The first thing I will be looking for in that document (and I won't be alone) will be whether the RBNZ reintroduces an Official Cash Rate 'track' for the next three years or so.
After the central bank slashed the OCR from 1% to 0.25% in March 2020 (promising to keep it at that level for a year) it removed any forward guidance on what the OCR might be from beyond March 2021. And you have to say, with things as they were at the height of the crisis last year, there was absolutely no point trying to forecast what might happen a day into the future, let alone three years.
Things are different now. With both the wholesale interest rate markets and some economists now suggesting rate rises as soon as next year, the RBNZ needs to step in and provide some guidance.
Which could be hard to do.
There's no question till fairly late last year the RBNZ was still leaning towards taking the OCR into negative territory, even as it continued with its money printing through the $100 billion Large Scale Asset Purchase Programme. Late in 2020 the RBNZ also introduced the Funding for Lending Programme (FLP), allowing banks up to perhaps $28 billion of cheap money priced at the OCR.
What can you believe?
What the RBNZ now has to decide is can it and does it believe what it is seeing with the New Zealand economy? Are we still in some sort of post-lockdown honeymoon period? Will the current consumer spending levels die away?
Those are valid questions. And that's before we tackle such imponderables as whether there will be another large scale Covid outbreak that necessitates another strict lockdown (and we have had OUTRAGEOUSLY good luck at times up to now). When will the vaccines get here? When can we start to open the borders again?
At the moment the RBNZ has incredibly stimulatory monetary settings in place. The money is just sloshing around.
If we look at some of the current economic data as presented higher up this article, and take that at face value, we would have to conclude that the RBNZ should actually be tightening conditions now. But there is that double-edged sword of whether we can wholly believe things are quite so good as the data would suggest and whether another severe kick to the economy could be around the corner.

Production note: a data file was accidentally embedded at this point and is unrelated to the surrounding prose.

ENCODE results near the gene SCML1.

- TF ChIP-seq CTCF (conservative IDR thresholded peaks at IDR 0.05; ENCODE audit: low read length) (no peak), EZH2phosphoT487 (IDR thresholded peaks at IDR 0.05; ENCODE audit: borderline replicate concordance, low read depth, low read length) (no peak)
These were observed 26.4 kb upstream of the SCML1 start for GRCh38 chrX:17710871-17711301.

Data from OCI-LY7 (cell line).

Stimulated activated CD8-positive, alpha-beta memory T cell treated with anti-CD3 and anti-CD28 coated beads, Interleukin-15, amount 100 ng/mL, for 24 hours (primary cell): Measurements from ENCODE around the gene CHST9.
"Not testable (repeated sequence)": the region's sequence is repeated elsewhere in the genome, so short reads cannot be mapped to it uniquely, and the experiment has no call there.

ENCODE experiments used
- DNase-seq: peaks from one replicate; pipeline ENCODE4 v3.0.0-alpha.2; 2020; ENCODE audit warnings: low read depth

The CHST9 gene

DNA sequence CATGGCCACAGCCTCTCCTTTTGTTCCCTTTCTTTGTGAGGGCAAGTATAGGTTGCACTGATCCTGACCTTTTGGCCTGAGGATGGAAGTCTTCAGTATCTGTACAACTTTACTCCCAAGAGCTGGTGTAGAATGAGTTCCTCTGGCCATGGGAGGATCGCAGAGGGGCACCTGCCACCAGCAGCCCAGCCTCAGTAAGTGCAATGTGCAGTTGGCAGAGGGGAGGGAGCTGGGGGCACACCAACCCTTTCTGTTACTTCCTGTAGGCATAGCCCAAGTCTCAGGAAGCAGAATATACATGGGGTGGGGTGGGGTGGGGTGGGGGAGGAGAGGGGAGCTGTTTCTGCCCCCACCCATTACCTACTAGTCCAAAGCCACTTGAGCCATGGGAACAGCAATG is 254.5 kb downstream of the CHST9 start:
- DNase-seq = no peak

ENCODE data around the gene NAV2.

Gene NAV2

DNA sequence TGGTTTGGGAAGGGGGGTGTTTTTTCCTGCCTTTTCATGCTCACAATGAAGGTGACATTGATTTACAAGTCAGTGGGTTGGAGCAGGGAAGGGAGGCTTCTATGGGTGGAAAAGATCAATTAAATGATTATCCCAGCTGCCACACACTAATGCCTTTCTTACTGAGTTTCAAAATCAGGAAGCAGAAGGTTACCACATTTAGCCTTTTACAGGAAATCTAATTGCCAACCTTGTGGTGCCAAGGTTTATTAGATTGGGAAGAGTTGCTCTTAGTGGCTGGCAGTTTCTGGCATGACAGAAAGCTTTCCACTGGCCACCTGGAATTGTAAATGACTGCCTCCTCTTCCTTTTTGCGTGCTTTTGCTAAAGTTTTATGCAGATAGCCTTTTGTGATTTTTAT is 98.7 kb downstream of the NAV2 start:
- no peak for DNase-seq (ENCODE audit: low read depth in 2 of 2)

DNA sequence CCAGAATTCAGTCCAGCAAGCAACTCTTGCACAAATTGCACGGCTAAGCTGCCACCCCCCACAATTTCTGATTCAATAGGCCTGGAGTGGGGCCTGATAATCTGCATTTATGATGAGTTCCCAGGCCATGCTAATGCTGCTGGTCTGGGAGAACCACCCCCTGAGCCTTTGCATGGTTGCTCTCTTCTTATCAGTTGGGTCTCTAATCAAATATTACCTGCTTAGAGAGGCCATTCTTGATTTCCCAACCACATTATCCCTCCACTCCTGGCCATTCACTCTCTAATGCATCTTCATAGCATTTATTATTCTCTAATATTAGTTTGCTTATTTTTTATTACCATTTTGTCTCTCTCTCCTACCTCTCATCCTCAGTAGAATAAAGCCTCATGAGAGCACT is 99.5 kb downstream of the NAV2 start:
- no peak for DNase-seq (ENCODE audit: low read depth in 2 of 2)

Under Governor Adrian Orr this is clearly an RBNZ that would err on the side of letting things run hot rather than choking economic growth off through over-cautious monetary policy settings.
With the crisis that is Covid, this is a thoroughly understandable approach. But how long do you let things slide for if the economy does appear to be starting to run hot? That's the big question.
The RBNZ made a terrible mistake with its decision to remove the LVR restrictions as of May 2020 and appeared slow to react to the fact that the market was clearly ablaze at least as early as August. As a result the housing market got away, big time. And it will take some reining in again now.
In that regard it is concerning to see businesses reporting much higher costs in the latest ANZ Business Outlook. Now, yes, the expectation of economists at the moment is that the current wave of inflationary pressures will work its way through the system and fizzle out. But maybe not. And not if the housing market stays hot and people keep in the mood to spend.
I've always believed that globally we are likely to see a resurgence of inflation post-Covid. That would be a novelty for a lot of people. With inflation, if it happens, would come the necessity of higher interest rates. These would be a novelty for many people too. And not in a good way.
The barely existent interest rates we've had in recent years have allowed people to borrow ever-more eye-watering amounts of money to buy houses - and still be able to afford the interest costs.
A serious bit of inflation and the resultant need for higher interest rates would be a game-changer. And not in a good way. With the size of mortgages we see today the pain threshold could soon be reached and breached.
So, the RBNZ's got a lot of thinking to do before February 24. I don't envy the task.
My feeling is that for now the central bank will adopt a wait and see approach and remain 'dovish' of sentiment.
I'm not sure that would be the right approach.
Unless something cataclysmic happens between now and February 24, I actually think signalling the end of money printing and also wafting the suggestion of possible future rate rises into the either might be the most prudent course of action.
The risk of the economy freezing over appears to have receded. The risk that it might actually start to boil, in say 12 months from now, seems to be growing.